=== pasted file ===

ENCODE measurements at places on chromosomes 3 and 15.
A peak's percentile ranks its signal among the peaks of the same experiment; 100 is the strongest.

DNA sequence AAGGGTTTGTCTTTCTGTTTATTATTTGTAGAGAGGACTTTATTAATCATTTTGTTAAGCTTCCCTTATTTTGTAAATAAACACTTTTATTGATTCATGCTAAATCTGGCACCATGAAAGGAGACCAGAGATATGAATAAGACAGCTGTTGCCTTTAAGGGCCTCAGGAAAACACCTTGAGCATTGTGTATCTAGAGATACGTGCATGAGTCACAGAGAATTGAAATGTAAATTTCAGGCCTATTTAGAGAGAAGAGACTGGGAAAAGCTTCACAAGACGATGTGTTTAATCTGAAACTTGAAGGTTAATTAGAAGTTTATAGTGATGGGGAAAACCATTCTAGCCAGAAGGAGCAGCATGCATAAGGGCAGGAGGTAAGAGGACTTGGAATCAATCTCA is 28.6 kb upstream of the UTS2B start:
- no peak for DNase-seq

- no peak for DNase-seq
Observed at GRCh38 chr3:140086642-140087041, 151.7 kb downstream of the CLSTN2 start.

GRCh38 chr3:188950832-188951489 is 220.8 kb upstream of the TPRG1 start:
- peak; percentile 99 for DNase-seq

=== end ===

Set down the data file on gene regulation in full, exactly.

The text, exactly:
ENCODE measurements at places on chromosomes 3 and 15.
A peak's percentile ranks its signal among the peaks of the same experiment; 100 is the strongest.

DNA sequence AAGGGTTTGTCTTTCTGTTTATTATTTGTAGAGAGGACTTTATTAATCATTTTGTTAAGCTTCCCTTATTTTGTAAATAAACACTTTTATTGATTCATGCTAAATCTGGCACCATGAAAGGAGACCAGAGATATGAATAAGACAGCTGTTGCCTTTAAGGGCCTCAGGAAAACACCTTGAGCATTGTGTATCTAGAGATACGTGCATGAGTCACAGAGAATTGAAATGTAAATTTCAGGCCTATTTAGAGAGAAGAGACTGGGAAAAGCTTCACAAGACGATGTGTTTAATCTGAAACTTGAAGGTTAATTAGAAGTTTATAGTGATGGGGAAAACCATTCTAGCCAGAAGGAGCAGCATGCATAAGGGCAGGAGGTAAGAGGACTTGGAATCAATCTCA is 28.6 kb upstream of the UTS2B start:
- no peak for DNase-seq

- no peak for DNase-seq
Observed at GRCh38 chr3:140086642-140087041, 151.7 kb downstream of the CLSTN2 start.

GRCh38 chr3:188950832-188951489 is 220.8 kb upstream of the TPRG1 start:
- peak; percentile 99 for DNase-seq